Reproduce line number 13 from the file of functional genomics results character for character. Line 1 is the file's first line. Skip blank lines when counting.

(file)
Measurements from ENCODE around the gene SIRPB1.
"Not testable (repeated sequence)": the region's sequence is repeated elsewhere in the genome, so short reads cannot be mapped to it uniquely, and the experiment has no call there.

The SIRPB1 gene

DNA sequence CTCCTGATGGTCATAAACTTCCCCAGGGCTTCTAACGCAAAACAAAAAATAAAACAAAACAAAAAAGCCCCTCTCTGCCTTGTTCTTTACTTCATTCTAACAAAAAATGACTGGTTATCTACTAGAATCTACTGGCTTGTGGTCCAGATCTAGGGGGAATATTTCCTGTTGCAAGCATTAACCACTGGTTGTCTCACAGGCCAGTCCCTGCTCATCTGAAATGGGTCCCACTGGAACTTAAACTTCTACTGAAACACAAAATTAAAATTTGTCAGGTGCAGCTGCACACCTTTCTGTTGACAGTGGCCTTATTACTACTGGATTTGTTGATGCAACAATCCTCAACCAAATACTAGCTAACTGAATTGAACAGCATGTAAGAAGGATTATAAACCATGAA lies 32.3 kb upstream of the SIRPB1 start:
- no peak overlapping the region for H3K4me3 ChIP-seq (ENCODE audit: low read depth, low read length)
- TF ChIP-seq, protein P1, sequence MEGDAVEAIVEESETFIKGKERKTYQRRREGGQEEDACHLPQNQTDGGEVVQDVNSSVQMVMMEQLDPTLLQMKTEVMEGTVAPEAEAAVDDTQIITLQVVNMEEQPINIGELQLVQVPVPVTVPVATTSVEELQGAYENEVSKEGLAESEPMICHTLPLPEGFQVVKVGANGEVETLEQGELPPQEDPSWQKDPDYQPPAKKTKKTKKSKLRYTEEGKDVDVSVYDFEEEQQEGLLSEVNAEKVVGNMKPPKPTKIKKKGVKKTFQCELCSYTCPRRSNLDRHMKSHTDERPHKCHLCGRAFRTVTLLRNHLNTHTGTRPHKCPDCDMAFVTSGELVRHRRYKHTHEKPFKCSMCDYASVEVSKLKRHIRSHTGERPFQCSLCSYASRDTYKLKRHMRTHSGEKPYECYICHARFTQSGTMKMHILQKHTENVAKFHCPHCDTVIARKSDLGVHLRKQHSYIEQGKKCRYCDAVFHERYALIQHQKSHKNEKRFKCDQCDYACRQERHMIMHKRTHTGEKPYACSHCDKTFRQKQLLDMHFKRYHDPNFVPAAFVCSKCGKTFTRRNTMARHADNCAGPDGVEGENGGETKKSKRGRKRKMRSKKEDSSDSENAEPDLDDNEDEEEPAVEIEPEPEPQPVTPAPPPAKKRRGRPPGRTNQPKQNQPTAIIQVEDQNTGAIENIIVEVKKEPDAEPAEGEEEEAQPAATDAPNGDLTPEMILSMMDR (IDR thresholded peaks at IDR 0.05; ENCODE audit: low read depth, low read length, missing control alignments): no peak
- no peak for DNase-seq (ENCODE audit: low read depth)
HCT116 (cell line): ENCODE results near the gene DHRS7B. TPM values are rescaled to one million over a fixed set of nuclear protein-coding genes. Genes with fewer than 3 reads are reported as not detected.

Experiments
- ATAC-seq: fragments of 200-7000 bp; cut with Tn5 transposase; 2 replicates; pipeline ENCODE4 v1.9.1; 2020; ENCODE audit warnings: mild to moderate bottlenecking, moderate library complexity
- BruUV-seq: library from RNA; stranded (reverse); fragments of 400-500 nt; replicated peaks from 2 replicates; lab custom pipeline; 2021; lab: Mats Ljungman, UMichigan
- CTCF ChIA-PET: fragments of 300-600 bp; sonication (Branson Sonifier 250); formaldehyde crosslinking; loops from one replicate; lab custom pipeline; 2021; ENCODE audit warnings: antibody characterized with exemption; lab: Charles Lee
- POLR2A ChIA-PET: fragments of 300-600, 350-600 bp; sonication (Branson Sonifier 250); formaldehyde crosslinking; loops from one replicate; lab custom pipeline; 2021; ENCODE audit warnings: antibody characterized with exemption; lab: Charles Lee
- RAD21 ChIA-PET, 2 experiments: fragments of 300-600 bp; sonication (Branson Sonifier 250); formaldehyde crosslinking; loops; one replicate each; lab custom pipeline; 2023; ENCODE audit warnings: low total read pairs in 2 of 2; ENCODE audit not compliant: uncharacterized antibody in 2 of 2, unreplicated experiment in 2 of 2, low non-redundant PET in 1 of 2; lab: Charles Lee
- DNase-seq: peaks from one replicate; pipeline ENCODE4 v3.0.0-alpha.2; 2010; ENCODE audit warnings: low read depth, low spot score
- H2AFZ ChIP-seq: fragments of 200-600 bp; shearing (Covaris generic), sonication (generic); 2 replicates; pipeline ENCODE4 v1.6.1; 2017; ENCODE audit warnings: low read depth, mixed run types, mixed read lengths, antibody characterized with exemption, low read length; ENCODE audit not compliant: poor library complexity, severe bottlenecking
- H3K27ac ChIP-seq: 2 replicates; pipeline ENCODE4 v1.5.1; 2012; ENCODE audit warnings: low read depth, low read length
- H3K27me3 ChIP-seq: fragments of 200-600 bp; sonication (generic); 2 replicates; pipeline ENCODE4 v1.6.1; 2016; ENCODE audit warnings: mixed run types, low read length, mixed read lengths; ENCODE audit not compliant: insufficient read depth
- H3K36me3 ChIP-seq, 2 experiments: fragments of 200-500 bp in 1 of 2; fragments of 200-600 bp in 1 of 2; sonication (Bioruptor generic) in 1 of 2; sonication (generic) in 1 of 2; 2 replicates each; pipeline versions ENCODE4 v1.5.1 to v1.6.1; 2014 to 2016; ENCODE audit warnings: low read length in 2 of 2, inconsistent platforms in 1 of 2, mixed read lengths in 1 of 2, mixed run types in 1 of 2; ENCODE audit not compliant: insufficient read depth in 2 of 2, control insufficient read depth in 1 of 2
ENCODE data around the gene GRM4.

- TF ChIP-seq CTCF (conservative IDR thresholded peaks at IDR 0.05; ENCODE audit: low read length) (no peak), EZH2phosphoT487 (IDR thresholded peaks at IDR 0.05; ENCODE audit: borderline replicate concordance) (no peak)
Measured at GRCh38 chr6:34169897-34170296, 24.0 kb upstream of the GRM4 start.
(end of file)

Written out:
- POLR2A ChIA-PET: fragments of 300-600, 350-600 bp; sonication (Branson Sonifier 250); formaldehyde crosslinking; loops from one replicate; lab custom pipeline; 2021; ENCODE audit warnings: antibody characterized with exemption; lab: Charles Lee